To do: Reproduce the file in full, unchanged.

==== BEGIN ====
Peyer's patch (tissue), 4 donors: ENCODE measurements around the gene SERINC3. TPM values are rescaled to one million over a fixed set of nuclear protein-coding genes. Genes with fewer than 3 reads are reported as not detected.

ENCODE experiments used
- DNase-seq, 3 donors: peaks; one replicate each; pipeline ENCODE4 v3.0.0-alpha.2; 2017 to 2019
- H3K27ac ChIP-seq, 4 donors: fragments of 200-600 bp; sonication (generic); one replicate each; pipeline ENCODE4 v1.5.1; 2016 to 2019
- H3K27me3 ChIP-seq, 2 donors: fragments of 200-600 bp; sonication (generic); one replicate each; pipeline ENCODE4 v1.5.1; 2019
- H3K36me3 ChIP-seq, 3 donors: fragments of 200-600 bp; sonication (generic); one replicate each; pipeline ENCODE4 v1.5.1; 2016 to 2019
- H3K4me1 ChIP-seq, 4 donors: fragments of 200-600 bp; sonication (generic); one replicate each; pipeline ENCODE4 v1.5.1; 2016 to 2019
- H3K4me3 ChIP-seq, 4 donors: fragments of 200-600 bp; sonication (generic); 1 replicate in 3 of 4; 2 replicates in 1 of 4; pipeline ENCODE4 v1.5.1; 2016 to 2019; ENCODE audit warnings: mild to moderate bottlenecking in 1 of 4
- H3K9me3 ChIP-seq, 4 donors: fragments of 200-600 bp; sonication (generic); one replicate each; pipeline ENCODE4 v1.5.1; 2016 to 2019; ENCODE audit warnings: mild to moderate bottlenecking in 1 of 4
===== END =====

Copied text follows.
Peyer's patch (tissue), 4 donors: ENCODE measurements around the gene SERINC3. TPM values are rescaled to one million over a fixed set of nuclear protein-coding genes. Genes with fewer than 3 reads are reported as not detected.

ENCODE experiments used
- DNase-seq, 3 donors: peaks; one replicate each; pipeline ENCODE4 v3.0.0-alpha.2; 2017 to 2019
- H3K27ac ChIP-seq, 4 donors: fragments of 200-600 bp; sonication (generic); one replicate each; pipeline ENCODE4 v1.5.1; 2016 to 2019
- H3K27me3 ChIP-seq, 2 donors: fragments of 200-600 bp; sonication (generic); one replicate each; pipeline ENCODE4 v1.5.1; 2019
- H3K36me3 ChIP-seq, 3 donors: fragments of 200-600 bp; sonication (generic); one replicate each; pipeline ENCODE4 v1.5.1; 2016 to 2019
- H3K4me1 ChIP-seq, 4 donors: fragments of 200-600 bp; sonication (generic); one replicate each; pipeline ENCODE4 v1.5.1; 2016 to 2019
- H3K4me3 ChIP-seq, 4 donors: fragments of 200-600 bp; sonication (generic); 1 replicate in 3 of 4; 2 replicates in 1 of 4; pipeline ENCODE4 v1.5.1; 2016 to 2019; ENCODE audit warnings: mild to moderate bottlenecking in 1 of 4
- H3K9me3 ChIP-seq, 4 donors: fragments of 200-600 bp; sonication (generic); one replicate each; pipeline ENCODE4 v1.5.1; 2016 to 2019; ENCODE audit warnings: mild to moderate bottlenecking in 1 of 4